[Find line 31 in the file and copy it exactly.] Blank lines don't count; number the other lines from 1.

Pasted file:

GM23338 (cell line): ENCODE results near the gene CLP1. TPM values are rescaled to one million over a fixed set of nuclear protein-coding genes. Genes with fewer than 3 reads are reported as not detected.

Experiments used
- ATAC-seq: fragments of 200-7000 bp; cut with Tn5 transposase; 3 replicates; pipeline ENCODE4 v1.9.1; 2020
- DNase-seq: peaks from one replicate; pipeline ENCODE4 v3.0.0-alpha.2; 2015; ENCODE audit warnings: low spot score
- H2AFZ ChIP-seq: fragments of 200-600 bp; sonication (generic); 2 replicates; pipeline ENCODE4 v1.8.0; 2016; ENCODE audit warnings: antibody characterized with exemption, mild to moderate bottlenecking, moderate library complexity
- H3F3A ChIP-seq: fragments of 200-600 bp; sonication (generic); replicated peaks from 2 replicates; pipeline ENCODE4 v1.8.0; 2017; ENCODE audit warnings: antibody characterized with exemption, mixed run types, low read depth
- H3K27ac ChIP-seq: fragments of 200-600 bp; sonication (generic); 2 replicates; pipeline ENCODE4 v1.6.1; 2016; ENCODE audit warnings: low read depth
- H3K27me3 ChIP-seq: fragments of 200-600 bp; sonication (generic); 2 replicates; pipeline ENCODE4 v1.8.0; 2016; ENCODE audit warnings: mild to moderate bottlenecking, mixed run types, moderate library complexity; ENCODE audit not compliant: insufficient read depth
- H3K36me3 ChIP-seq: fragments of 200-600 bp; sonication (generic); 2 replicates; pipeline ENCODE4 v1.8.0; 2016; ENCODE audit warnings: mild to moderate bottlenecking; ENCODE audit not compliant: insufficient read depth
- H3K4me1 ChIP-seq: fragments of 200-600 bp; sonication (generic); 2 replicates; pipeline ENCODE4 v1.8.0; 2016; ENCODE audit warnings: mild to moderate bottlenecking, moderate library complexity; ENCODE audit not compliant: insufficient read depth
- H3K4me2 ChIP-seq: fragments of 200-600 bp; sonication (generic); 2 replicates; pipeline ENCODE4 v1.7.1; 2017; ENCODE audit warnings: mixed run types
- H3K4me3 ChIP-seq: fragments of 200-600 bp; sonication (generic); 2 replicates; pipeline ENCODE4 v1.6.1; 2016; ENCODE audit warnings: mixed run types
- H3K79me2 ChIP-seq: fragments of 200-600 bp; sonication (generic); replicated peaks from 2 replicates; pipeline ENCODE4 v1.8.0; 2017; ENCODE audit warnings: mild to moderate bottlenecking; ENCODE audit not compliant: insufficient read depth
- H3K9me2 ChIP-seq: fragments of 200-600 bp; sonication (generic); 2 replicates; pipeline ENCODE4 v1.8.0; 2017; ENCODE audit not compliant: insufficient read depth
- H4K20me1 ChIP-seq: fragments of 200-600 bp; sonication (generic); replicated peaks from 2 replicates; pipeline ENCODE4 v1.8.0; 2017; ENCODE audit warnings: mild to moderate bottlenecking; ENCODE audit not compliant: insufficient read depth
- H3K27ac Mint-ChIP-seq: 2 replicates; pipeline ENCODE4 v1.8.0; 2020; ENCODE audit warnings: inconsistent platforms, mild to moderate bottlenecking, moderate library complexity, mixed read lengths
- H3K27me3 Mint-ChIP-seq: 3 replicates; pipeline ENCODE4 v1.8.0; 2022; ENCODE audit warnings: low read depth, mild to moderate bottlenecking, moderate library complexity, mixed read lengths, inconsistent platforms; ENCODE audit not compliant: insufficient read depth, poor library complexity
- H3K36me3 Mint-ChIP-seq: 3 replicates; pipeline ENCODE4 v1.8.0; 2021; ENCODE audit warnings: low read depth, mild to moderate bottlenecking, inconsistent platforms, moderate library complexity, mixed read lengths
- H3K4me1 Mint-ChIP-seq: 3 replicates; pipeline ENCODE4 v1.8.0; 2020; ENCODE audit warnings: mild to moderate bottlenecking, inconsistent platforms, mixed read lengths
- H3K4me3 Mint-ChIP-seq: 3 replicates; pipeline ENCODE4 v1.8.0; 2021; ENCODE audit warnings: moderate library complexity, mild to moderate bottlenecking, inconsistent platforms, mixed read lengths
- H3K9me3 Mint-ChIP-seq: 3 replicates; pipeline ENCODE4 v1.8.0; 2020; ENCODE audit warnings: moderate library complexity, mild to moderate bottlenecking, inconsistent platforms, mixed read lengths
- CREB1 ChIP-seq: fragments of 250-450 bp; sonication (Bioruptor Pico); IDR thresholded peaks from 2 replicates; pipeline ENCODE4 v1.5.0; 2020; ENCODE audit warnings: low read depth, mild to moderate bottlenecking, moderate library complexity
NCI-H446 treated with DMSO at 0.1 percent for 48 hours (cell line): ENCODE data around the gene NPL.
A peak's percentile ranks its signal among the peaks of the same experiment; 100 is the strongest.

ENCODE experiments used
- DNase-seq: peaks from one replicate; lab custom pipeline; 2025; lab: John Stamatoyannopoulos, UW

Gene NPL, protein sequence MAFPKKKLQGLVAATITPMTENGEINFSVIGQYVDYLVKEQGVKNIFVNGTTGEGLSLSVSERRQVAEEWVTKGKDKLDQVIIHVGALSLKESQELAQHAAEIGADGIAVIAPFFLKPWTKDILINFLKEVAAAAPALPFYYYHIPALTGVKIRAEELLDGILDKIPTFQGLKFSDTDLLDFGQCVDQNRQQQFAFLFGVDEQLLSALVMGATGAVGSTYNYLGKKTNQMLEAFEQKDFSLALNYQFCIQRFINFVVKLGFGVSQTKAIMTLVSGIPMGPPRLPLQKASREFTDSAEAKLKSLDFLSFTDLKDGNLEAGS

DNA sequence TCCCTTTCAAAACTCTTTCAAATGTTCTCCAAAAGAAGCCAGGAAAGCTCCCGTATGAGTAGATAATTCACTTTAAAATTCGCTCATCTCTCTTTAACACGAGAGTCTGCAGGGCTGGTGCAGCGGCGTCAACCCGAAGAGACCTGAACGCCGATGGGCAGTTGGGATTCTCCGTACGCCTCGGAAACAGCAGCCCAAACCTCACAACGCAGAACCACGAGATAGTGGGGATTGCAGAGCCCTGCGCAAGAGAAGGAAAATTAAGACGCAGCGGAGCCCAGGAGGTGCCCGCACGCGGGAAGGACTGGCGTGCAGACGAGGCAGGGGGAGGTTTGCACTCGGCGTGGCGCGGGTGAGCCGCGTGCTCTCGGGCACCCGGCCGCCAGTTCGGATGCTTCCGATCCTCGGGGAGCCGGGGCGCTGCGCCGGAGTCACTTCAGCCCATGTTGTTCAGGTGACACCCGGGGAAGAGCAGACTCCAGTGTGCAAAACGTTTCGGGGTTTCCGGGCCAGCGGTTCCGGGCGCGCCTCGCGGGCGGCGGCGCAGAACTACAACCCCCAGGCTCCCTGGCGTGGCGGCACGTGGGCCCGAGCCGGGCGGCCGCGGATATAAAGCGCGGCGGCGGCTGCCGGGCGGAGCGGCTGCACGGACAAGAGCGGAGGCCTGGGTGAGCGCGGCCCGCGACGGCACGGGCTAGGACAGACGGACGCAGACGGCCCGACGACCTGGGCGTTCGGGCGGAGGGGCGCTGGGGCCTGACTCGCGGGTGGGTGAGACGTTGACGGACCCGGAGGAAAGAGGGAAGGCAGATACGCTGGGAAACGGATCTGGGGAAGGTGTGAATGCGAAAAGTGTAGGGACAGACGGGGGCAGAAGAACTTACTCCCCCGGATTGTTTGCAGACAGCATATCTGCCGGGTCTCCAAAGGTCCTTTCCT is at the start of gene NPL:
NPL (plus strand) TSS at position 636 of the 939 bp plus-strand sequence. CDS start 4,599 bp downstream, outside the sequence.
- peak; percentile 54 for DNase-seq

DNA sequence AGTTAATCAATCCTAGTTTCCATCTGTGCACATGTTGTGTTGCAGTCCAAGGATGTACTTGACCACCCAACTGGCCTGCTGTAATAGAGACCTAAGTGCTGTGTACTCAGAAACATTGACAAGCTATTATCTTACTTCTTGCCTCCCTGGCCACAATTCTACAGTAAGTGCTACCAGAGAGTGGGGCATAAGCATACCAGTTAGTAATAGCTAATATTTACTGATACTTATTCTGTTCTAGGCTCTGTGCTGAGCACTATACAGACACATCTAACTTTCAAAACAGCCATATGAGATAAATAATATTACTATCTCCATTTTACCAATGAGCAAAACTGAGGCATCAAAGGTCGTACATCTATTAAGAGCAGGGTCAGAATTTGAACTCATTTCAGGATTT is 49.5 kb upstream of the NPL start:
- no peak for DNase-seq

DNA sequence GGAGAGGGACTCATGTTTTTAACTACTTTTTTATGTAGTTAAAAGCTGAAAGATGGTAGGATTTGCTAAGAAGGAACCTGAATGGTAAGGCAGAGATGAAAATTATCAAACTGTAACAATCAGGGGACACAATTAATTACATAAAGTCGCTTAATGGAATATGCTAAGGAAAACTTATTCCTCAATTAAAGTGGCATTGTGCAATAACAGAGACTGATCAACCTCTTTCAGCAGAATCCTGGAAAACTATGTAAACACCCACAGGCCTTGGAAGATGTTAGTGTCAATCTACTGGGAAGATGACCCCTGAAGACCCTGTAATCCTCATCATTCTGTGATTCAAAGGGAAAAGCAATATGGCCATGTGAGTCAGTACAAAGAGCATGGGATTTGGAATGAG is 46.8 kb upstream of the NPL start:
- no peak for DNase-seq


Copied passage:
DNA sequence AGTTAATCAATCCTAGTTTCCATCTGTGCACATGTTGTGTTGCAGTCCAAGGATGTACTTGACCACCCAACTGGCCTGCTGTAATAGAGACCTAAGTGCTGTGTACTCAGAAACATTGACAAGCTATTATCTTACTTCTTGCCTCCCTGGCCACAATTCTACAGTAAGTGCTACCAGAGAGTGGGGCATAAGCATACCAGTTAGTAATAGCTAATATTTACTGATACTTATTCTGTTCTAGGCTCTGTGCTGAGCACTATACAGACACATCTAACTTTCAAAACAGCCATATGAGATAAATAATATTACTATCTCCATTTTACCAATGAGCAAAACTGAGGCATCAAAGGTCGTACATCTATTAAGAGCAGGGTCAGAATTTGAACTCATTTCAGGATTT is 49.5 kb upstream of the NPL start: